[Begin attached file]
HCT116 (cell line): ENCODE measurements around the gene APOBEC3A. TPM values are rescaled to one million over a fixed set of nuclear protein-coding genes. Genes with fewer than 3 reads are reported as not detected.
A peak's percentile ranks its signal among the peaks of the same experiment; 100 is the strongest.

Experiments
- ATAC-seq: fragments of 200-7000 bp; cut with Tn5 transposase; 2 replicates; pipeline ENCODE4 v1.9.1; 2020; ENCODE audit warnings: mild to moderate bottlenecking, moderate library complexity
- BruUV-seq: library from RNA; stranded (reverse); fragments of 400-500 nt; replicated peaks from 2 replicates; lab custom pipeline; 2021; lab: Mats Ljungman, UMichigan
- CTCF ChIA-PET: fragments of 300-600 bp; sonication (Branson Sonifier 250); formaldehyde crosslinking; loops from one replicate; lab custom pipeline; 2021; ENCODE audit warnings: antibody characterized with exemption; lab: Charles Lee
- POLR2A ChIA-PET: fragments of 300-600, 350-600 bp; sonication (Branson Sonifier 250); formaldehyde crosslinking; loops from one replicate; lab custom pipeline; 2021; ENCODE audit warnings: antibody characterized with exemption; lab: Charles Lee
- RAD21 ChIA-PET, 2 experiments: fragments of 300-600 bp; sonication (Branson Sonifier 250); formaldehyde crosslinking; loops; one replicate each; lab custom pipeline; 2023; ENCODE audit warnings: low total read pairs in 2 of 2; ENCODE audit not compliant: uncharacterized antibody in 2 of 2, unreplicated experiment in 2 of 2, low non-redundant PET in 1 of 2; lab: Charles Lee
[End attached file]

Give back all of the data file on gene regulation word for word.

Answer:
HCT116 (cell line): ENCODE measurements around the gene APOBEC3A. TPM values are rescaled to one million over a fixed set of nuclear protein-coding genes. Genes with fewer than 3 reads are reported as not detected.
A peak's percentile ranks its signal among the peaks of the same experiment; 100 is the strongest.

Experiments
- ATAC-seq: fragments of 200-7000 bp; cut with Tn5 transposase; 2 replicates; pipeline ENCODE4 v1.9.1; 2020; ENCODE audit warnings: mild to moderate bottlenecking, moderate library complexity
- BruUV-seq: library from RNA; stranded (reverse); fragments of 400-500 nt; replicated peaks from 2 replicates; lab custom pipeline; 2021; lab: Mats Ljungman, UMichigan
- CTCF ChIA-PET: fragments of 300-600 bp; sonication (Branson Sonifier 250); formaldehyde crosslinking; loops from one replicate; lab custom pipeline; 2021; ENCODE audit warnings: antibody characterized with exemption; lab: Charles Lee
- POLR2A ChIA-PET: fragments of 300-600, 350-600 bp; sonication (Branson Sonifier 250); formaldehyde crosslinking; loops from one replicate; lab custom pipeline; 2021; ENCODE audit warnings: antibody characterized with exemption; lab: Charles Lee
- RAD21 ChIA-PET, 2 experiments: fragments of 300-600 bp; sonication (Branson Sonifier 250); formaldehyde crosslinking; loops; one replicate each; lab custom pipeline; 2023; ENCODE audit warnings: low total read pairs in 2 of 2; ENCODE audit not compliant: uncharacterized antibody in 2 of 2, unreplicated experiment in 2 of 2, low non-redundant PET in 1 of 2; lab: Charles Lee